Gold Water Documentary Revealing

Gold Water Documentary Revealing

Cliff Seruntine, documentary filmmaker, has unleashed a visually beautiful, emotionally poignant, intellectually pointed and politically painful film onto the Nova Scotia political, business and environmental landscape. Gold Water highlights the provincial government’s cozy relationship with the gold mining industry and its devastating effect on the Nova Scotia environment, towns and citizens.

Gold Water examines the government’s “open for business” approach to Canadian gold mining companies who are currently operating the Moose River Touquoy Gold Mine with plans for four other Eastern Shore gold mines. Additionally, Gold Water questions how a provincial government, sworn to protect its citizens could be promoting advanced mining exploration and mine development in the Warwick Mountain, French River Watershed near Tatamagouche, NS. The documentary highlights the voices of citizens associated with Sustainable Northern Nova Scotia (SuNNS) as they lay out the case for never putting a gold mine in a watershed that is the sole source water, of a sustainable, thriving, tourist friendly community.

Gold Water highlights the possibility that the provincial government is in fact not working for the welfare of its citizens and in fact has been overwhelmed by the lure of quick revenues associated with gold mining and its boom and bust cycle. A more ominous possibility is offered by Gold Water filmmaker Seruntine and independent journalist Joan Baxter when they both examine the idea of “corporate capture”. The film examines how corporations move many of their experts into government bureaucracies, have them craft regulations favorable to industry, have government members champion the business case and later provide employment for those functionaries when their time in government is completed. This phenomena is well known in the United States but the film asks, is this what is happening in Nova Scotia?

The massive impact of the Moose River (Touquoy) Gold Mine on that now nonexistent town, the devastation experienced by citizens who lived through land expropriation, the impending environmental disaster contained in the Moose River tailings ponds, all of these Moose River realities are compared to the still unknown fate of the French River Watershed and the town of Tatamagouche should any gold mine exploration or development be government permitted.

Gold Water gives viewers an aerial view into the Moose River Touquoy Mine scar scape, just the tip of the long- term environment impact that Nova Scotia citizens will have to clean up after the mining companies are gone. The filmmaker and the voices of SuNNS’ members encourage the viewer to analyse what is happening in the government gold mining lobby and industry partnership encouraging citizens to become active in opposing this short-term boom and bust industry. As Cliff Seruntine says, “ people want something done… it will be an uphill fight …it’s a fight worth making, its starts now with taking a stance to protect our good water and making sure it doesn’t become gold water.”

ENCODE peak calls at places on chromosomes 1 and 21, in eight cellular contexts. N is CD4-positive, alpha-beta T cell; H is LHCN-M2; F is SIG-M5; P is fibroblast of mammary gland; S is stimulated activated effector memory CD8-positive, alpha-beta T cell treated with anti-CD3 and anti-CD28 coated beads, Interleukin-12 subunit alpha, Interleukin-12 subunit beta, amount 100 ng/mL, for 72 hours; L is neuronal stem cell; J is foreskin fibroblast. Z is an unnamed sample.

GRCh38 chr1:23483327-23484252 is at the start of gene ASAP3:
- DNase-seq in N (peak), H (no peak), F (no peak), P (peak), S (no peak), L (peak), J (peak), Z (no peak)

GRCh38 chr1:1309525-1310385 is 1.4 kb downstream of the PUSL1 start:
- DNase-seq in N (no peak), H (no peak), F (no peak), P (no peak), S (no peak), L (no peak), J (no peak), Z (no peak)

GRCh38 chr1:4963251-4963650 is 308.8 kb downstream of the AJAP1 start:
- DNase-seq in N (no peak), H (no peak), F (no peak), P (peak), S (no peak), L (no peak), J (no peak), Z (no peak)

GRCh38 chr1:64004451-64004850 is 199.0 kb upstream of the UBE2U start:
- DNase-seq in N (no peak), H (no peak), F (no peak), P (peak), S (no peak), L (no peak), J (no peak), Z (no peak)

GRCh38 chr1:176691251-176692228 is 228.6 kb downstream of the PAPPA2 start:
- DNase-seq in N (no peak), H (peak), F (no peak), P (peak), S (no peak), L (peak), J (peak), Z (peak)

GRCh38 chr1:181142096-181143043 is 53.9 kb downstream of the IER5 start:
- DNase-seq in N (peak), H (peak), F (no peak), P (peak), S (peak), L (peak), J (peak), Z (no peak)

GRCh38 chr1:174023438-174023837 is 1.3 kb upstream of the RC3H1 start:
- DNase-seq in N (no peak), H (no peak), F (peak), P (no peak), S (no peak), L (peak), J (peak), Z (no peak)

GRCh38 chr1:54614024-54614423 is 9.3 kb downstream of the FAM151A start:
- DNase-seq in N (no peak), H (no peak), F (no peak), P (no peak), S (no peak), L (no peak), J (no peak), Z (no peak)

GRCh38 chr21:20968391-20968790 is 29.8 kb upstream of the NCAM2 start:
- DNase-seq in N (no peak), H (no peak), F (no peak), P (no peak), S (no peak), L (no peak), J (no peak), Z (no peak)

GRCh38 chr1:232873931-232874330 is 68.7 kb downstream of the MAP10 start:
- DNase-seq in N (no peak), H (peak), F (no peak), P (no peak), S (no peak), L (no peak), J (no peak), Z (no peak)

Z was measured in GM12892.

Link to Gold Water https://www.youtube.com/watch?v=Br-em_AafkY&feature=youtu.be Contact Information: Sustainable Northern Nova Scotia

Media Contact Paul Jenkinson Ph: 604-613-5417 (Tatamagouche) Email: pandljenkinson@gmail.com

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NSEN and the Truro Public Library Launch New Talking Circle Series with Catherine Martin

The first of four traditional Mi’kmaq Learning Circles, entitled “Ego to Eco: Learning the Mi’kmaq calendar to Experience Human and Ecological Health’s Interdependence,” will be held at the Truro Public Library on November 7th from 6 to 8 p.m. in the Reading Room. Catherine Anne Martin will present thoughts on the Mi’kmaq teachings on the interdependence of environmental and human health as exemplified in the Mi’kmaw traditional calendar of thirteen moons that focuses on the natural events of our climate cycle and what other species are doing in each moon cycle.

This focus on the “other” helps humans to be more aware of the ecological needs of all species and how we are a part of those same needs.  Going from our own “ego wants” to “eco needs,” through exposure to indigenous cultural reality, is necessary to change our ways in the cause of the planet’s and our own health. Unmitigated destructive polluting and resource extraction practices, along with our own misplaced focus on egocentric “wants,” has led us to environmental degradation and climate instability. Such issues as wellness, motivation,     

Thanks to Catherine Martin’s gracious gift to lead the 2018 Halifax circles and partial funding from the Halifax Community Health Board of the Nova Scotia Health Authority, this new series has been extended to the Truro region through the co-sponsorship of the Truro Public Library and will continue each month (December 5, January 9 and February 5) at the same location. 

NSEN, with its revitalized new board chaired by Ph.D. Engineering student, Chris White, and the crucial in-kind support of one of Truro’s favourite gathering place has agreed to host Mi’kmaq circles in order to facilitate a more ecologically and inclusive way for people to meet and face our fragile future on the planet. The series looks at components of human health—fitness, wellbeing, motivation and direction through the prism of environmental elements and the eco-centric Mi’kmaq Calendar.